Editor’s Note: On June 23, 1972, a federal civil rights law was passed that prohibited sex-based discrimination in any educational institution that receives federal funding. Title IX also gave girls and women the equal opportunity to compete in sports across the country. To commemorate the 50th anniversary of Title IX’s passing this summer, Hope College Athletics shares the memories and perspectives from Hope College student-athletes, coaches, and alumnae around the 9th of each month during the school year.
In the eighth installment of our Title IX celebration, softball senior Avery Slancik talks the opportunity to pursue her academic interests, including a neuroscience major, as well as her athletic interests.
Avery Slancik likes to mix her pitches on the softball diamond as well as what she studies in the classroom.
Thanks to the neuroscience program at Hope College, the senior pitcher has found a perfect major.
Slancik is majoring in neuroscience, the scientific study of the nervous system, the most complex organ system in the body. The 2021 All-MIAA First Team honoree also is minoring in both biology and psychology.
“I wanted to study neuroscience. It’s like a mix of everything, biology, chemistry, mathematics, computer science and psychology — everything into one, which I think makes it amazing,” Slancik said. “Everything stems from the brain.”
Hope’s neuroscience program is made up of a variety of associated departments that work well with the study of neuroscience, creating a melting pot for interested students.
After graduating, Slancik plans to enroll into Physician Assistant school.
This spring, the Scotts, Michigan, native pitches the first game in doubleheaders for the Flying Dutch this season. The right-hander and three-time member of the MIAA Academic Honor Roll has a career record of 16-6, including four victories this season.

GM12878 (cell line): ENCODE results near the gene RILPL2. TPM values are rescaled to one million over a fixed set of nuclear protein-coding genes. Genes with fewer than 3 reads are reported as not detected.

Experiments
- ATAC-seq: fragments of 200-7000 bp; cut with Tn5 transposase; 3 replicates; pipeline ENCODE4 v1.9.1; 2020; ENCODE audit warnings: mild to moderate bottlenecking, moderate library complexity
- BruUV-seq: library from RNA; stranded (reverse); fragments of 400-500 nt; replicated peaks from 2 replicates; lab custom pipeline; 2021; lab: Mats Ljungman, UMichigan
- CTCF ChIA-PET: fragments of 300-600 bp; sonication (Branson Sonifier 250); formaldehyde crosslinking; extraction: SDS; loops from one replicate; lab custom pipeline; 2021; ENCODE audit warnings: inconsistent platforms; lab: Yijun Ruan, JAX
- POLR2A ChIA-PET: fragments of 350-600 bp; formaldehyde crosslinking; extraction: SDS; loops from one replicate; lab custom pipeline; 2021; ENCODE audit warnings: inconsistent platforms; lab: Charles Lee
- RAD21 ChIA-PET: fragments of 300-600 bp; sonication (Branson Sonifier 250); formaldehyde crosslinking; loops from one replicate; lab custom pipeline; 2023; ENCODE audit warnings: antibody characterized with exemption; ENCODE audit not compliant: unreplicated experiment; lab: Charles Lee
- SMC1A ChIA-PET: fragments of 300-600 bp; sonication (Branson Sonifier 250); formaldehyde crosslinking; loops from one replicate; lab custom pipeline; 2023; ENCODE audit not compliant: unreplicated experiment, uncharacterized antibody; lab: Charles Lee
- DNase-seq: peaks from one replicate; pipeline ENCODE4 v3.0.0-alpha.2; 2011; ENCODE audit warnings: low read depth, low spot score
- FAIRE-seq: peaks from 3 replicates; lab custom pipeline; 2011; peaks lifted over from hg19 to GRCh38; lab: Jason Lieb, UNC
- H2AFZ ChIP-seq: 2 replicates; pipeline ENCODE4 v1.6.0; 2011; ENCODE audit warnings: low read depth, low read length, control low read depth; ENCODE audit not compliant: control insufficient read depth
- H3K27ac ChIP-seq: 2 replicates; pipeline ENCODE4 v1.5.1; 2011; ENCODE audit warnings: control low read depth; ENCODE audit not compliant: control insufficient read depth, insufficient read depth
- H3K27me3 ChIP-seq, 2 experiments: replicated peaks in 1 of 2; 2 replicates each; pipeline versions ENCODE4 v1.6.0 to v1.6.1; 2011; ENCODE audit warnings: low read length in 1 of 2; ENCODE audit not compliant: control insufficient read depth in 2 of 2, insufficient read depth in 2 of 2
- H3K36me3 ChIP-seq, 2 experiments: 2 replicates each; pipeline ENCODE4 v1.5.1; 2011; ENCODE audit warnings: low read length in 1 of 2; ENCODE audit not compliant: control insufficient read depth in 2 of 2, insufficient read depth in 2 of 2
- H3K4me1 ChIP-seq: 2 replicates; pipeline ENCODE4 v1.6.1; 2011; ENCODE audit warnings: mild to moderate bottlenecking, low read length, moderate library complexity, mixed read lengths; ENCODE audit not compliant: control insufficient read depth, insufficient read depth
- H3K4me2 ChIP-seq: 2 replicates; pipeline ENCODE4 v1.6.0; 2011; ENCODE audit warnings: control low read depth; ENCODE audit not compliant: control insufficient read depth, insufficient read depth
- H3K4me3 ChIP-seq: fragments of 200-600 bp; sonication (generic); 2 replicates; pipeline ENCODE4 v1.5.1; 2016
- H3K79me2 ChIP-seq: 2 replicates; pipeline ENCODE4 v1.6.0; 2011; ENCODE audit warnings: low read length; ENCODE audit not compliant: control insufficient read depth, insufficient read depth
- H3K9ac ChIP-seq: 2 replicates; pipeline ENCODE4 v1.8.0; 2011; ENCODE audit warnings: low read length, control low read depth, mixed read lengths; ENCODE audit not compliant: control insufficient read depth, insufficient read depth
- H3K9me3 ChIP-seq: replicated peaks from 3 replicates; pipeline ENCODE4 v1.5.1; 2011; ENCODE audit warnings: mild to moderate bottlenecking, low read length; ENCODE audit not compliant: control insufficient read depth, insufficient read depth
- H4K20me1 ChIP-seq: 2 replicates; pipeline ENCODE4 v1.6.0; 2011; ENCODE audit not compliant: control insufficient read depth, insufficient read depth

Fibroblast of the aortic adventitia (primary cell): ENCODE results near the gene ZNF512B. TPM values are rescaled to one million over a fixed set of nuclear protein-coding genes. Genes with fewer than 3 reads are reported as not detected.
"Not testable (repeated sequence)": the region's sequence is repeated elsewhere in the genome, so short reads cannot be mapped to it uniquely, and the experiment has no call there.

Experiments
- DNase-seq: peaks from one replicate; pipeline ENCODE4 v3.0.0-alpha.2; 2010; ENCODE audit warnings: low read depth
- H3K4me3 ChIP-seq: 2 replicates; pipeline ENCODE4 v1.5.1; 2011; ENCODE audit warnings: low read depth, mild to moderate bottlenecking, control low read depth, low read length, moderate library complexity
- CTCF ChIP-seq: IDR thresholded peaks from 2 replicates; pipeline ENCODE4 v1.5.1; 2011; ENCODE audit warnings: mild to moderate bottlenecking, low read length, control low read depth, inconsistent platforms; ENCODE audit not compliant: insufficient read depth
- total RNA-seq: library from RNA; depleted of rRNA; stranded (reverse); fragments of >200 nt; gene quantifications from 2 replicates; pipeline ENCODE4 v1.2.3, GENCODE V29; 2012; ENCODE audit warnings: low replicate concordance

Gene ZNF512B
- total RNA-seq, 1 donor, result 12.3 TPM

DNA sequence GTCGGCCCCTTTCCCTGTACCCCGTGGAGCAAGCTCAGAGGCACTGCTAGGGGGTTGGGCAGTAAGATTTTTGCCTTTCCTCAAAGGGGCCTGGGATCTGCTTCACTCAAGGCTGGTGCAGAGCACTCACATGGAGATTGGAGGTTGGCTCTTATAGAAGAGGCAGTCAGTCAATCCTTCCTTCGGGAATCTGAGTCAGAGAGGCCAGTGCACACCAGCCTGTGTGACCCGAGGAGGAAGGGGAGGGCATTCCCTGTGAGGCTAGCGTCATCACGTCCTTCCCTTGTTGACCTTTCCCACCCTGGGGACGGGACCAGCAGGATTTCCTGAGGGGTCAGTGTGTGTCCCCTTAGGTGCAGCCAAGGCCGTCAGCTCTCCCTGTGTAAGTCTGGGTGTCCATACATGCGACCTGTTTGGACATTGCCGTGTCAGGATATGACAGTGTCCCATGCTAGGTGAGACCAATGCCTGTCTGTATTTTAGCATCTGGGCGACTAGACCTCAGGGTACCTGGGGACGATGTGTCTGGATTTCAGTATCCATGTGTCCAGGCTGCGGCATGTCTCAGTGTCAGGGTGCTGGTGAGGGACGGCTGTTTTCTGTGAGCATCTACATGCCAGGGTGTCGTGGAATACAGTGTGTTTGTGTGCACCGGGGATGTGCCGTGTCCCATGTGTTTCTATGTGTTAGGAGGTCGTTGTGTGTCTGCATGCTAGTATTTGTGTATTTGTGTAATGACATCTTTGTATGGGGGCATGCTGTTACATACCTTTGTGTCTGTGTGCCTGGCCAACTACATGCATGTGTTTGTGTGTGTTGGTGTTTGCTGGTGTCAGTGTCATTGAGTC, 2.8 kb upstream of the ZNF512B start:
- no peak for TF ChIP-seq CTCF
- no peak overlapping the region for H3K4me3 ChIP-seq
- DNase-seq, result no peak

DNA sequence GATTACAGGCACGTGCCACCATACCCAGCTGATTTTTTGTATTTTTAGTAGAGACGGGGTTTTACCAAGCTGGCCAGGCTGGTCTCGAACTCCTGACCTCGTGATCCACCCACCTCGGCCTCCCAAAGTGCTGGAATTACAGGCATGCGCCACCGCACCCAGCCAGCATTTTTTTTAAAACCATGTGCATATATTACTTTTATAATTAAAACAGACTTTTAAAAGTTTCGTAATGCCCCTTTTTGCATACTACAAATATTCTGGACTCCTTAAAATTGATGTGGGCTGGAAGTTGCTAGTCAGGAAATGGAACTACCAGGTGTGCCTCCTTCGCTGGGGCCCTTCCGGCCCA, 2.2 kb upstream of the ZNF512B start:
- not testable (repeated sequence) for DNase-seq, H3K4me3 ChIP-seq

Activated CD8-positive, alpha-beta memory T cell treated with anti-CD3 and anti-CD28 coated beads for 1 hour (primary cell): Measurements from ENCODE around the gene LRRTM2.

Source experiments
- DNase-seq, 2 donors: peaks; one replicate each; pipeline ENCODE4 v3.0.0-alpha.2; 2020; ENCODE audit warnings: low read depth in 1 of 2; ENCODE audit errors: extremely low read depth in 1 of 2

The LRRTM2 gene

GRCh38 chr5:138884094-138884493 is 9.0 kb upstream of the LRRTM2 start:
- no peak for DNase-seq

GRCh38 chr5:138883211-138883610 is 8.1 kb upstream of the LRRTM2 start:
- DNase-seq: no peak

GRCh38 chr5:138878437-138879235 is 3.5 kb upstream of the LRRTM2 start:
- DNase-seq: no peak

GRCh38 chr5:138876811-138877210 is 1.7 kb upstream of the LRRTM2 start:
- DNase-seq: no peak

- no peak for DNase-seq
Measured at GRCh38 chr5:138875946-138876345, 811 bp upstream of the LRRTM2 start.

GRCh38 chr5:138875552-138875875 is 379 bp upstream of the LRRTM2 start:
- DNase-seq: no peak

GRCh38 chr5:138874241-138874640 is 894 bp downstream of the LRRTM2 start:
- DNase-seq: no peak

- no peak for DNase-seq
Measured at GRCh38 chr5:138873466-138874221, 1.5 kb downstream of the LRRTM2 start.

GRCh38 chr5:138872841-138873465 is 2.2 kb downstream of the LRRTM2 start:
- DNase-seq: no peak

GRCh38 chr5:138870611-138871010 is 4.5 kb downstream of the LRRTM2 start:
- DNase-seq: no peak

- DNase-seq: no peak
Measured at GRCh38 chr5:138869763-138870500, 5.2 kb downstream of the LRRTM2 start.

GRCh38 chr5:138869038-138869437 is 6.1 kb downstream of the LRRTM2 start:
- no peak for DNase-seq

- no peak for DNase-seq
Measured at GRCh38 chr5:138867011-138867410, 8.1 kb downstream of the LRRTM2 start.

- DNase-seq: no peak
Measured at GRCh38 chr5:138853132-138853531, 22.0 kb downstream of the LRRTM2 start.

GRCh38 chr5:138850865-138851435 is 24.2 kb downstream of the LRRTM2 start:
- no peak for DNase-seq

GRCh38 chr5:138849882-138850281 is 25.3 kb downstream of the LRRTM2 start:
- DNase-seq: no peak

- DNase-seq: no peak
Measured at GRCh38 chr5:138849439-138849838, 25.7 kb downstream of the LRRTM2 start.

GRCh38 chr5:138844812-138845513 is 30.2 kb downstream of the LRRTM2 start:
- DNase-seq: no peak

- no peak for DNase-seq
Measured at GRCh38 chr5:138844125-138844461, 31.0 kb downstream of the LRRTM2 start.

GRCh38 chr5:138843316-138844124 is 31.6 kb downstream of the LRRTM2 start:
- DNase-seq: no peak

With Slancik’s help, Hope is off to an 11-5 start to the season, including a 2-0 mark in MIAA play. The Flying Dutch were MIAA co-champions last season.
Slancik is grateful for the ability to pursue her academic and athletic interests in college.
Accommodations made by head coach Mary Vandehoef and Hope professors are greatly appreciated, Slancik said.
“If I was at any other school, I wouldn’t be able to study neuroscience,” Slancik saad. “Coach still expects me to play amazing and perform amazing in the classroom. The opportunity is pretty awesome. She will let us miss softball in order to go to the classes that we need.”
Meeting student-athletes’ needs in the classroom is a priority, VandeHoef said.
“Academics absolutely come first,” she said. “We had players registering for classes during the games on Tuesday. We have players who miss practice, sometimes whole days of practice, with their academics, needing to take a certain class or needing to take it at a particular time. With certain majors, there are things that are unavoidable. We make it work.”
Seeing student-athletes like Slancik being transformed makes all the effort rewarding, VandeHoef said.
“Avery does everything she does with everything she has,” VandeHoef said. “She excels in the classroom. She is a committed student who puts a lot of work into preparing for what’s next for her. On the field, she competes and gives this team everything she has every time she is in that circle. Our team rallies around that competitiveness.
“To see her balance both and do them at a really high level, that’s great to see.”